Keep Your Cool, Colorado: Colorado State Patrol wants you to be the solution to our speeding problem (CSP)

Traffic Safety Pulse News

As final numbers continue coming in for 2023’s traffic fatalities and driving trends, one thing is obvious for Colorado State Troopers: speeding remains a persistent and serious problem on Colorado’s roadways.

According to fatal and injury data for crashes investigated by CSP troopers from Jan. 1 through Dec.19, 2023, speeding has jumped from second place in 2021 and 2022 and now sits as the top causal factor for 2023.

A police officer and older woman bumping fists in the front seats of a vehicle.

“Speeding is likely the most disobeyed law in our nation because too many drivers want to ignore the relationship between driving the speed limit and road safety,” stated Col. Matthew C. Packard, chief of the Colorado State Patrol. “The solution to safer streets rests with each one of us. For drivers, our message is to be the solution to our traffic safety problem. Drive the speed limit and drive focused.”

As of Dec. 26, 2023, troopers had investigated 2,722 fatal and injury crashes around the state that included speed as a factor. Speeding was found to be the top causal factor for 652 of those crashes, followed by lane violations (611) and distracted driving (551).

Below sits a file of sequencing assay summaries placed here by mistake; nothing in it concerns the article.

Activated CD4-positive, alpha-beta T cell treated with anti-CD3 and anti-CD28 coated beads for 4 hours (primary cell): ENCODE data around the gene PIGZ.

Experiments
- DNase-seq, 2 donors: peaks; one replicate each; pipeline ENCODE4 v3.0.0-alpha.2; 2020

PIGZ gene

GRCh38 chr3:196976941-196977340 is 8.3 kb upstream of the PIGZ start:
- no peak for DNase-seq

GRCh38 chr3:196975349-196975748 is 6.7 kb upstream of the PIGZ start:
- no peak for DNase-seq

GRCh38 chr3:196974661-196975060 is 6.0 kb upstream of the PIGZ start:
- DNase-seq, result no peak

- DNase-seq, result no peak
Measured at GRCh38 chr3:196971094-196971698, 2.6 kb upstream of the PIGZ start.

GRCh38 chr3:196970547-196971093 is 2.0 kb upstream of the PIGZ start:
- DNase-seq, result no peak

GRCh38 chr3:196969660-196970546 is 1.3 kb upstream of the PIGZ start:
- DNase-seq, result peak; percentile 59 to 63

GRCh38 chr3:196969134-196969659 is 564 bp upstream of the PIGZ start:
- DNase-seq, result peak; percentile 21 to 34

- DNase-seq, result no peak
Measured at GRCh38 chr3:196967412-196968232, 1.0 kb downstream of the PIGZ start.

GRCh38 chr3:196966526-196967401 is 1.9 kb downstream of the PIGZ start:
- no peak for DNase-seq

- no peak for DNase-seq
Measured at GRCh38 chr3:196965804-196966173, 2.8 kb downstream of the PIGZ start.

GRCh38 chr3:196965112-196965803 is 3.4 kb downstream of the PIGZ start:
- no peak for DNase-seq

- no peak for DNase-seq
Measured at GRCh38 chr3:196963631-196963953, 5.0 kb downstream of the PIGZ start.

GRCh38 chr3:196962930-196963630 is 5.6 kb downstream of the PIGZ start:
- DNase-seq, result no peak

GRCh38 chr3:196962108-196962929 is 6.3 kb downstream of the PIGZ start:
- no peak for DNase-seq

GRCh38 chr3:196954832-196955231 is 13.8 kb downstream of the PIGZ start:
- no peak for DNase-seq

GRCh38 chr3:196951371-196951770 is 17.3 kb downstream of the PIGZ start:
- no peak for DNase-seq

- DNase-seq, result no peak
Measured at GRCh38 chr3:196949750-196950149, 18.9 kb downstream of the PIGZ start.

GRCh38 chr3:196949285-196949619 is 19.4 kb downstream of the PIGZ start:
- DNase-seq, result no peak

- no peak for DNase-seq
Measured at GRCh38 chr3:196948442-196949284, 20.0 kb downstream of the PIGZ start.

The counties that had the most fatalities caused by speeding (based on the crashes referred to above) were:

  • Adams
  • El Paso
  • Mesa
  • Pueblo
  • Mineral

In addition to speed enforcement activities across the state, CSP has launched a three-month awareness campaign to promote positive driving behavior even when the temptation to speed or drive aggressively exists. This multi-week “Keep Your Cool” campaign features actual CSP troopers riding with Colorado license holders and celebrating their positive, cool demeanor behind the wheel, despite the different challenging scenarios. This campaign includes social media posts, digital ads, radio PSAs and more.

“Drivers often believe that speeding is OK for them because they have confidence in their own driving abilities,” explained Col. Packard. “The reality is that physics works the same for all of us. Speeding gives you less time to react to the unplanned and lessens the likelihood of you, your passengers, and anyone else involved walking away from a crash.”

Troopers continue to take a low-tolerance approach to the top fatal crash factors, including lane violations, impaired driving, and speeding, while launching a yearlong campaign called “Drive Safe.” This campaign celebrates positive driving behaviors and encourages all of us to drive like a trooper is riding with you.